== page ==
If it's new or known low pressure load brass I don't worry about it. I figure it's insignificant.
(Loose is a relative term)
If the primer is loose on reloaded brass of high pressure loads or unknown origin, I scrap it. (And reduce my load if it's mine)
(I recently talked with Stan Watson of the Lawton OK area and I believe he mentioned that primer pockets get blown at a pressure of about 73,000. 10,000 to 11,000 above most safe loads if I recall correctly.)
Thanks, it is on reloaded brass and probably because of too hot a load, so I do back off my loads but wondered once they got loose (will still hold a primer), if they have to be scrapped (trying to avoid prepping and fireforming new brass).
Directly affecting accuracy?? I would have to say no. The only thing you need to lookout for is when they get really loose and start leaking. you'll notice a black ring around them. You've got to be careful of this because eventually you can damage your bolt face if it starts to get gas cuts in it from leaking primers.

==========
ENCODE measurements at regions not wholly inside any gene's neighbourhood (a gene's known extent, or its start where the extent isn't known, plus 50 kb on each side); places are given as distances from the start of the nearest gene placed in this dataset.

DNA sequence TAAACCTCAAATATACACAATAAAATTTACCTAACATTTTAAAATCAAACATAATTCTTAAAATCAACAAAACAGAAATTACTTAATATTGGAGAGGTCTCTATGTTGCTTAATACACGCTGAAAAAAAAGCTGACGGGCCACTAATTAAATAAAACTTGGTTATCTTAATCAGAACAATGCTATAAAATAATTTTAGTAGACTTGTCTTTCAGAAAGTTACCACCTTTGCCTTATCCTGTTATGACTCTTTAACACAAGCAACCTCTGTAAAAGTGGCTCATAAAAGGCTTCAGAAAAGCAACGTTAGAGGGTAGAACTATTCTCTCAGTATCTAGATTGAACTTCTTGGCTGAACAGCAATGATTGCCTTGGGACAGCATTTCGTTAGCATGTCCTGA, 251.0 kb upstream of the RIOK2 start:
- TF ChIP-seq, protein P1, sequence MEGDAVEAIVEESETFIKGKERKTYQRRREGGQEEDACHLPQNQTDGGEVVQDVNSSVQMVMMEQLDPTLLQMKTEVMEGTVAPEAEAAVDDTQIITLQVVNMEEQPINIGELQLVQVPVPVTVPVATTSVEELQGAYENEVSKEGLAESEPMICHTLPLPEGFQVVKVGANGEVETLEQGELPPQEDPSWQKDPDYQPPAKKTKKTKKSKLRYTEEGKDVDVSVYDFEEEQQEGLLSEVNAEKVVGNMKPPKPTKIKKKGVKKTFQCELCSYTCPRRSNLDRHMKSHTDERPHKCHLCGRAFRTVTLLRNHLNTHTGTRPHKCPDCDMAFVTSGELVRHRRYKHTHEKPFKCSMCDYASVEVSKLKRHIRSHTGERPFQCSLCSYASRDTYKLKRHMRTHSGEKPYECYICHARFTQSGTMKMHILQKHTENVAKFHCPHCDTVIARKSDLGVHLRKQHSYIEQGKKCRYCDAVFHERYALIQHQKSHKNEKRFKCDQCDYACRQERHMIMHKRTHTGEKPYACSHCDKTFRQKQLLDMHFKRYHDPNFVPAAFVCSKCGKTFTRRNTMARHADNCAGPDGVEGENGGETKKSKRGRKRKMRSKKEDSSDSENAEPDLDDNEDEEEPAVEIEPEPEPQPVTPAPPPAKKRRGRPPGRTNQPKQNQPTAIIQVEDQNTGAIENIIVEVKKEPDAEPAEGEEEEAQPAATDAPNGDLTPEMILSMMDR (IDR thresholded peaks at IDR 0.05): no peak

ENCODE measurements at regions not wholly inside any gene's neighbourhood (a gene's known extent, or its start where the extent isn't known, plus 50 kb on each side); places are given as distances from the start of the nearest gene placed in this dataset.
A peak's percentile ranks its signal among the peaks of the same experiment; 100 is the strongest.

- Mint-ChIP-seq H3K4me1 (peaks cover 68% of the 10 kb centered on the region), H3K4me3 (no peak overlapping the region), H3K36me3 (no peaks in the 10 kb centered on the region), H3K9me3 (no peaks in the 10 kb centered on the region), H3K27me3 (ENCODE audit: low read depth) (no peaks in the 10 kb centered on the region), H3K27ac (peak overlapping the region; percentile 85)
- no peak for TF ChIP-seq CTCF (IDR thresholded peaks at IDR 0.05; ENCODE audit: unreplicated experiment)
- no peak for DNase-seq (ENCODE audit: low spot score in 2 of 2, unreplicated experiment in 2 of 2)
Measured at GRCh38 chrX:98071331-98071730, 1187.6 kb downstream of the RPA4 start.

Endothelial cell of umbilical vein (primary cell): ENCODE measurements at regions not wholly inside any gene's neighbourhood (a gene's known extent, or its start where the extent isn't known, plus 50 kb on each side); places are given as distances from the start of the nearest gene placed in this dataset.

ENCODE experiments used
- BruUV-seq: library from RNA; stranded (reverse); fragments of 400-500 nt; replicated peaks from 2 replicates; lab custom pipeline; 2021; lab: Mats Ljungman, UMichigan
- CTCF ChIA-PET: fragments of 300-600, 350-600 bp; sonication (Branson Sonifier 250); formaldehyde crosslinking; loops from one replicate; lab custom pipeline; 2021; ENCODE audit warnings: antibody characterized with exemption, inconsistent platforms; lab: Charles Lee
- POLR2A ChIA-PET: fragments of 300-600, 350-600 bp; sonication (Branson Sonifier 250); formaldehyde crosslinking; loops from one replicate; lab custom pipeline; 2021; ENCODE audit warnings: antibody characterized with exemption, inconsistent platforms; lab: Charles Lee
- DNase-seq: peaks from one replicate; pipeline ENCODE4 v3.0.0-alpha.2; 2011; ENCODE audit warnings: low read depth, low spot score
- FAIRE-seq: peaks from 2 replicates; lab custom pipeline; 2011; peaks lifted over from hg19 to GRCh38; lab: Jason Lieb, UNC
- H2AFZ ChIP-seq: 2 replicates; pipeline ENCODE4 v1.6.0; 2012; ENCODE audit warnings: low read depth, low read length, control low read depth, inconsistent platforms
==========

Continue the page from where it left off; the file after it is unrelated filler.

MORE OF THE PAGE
Image of a leaking primer:
Image of the boltface from the fired case above:
So the million dollar question is how loose is loose? I've had primer pockets that were loose enough that I could put a primer on a table top and put the case over the top of it and with very little finger pressure seat the primer. WAY to loose and gas leakage will happen if it hasn't already. if you have to use finger pressure to seat them using a priming device that has any type of mechanical leverage system, you should be ok.
also as a standard safety disclaimer.... how many firings do you have on these cases when you notices the PP are loose? As in very loose... If it's only a 3-4 firings you load is on the upper end of the scale and you might want to back down some. If you have more than that, then it's up to you. Is it "save case life" or stay with the accuracy I've got. just watch if the temperature goes up from what you've been shooting is all. Also if there's any doubt about the looseness of the primer pockets, and these case aren't some exotic caliber, throw then away. It's one of the cheapest parts of safety equation in handloading.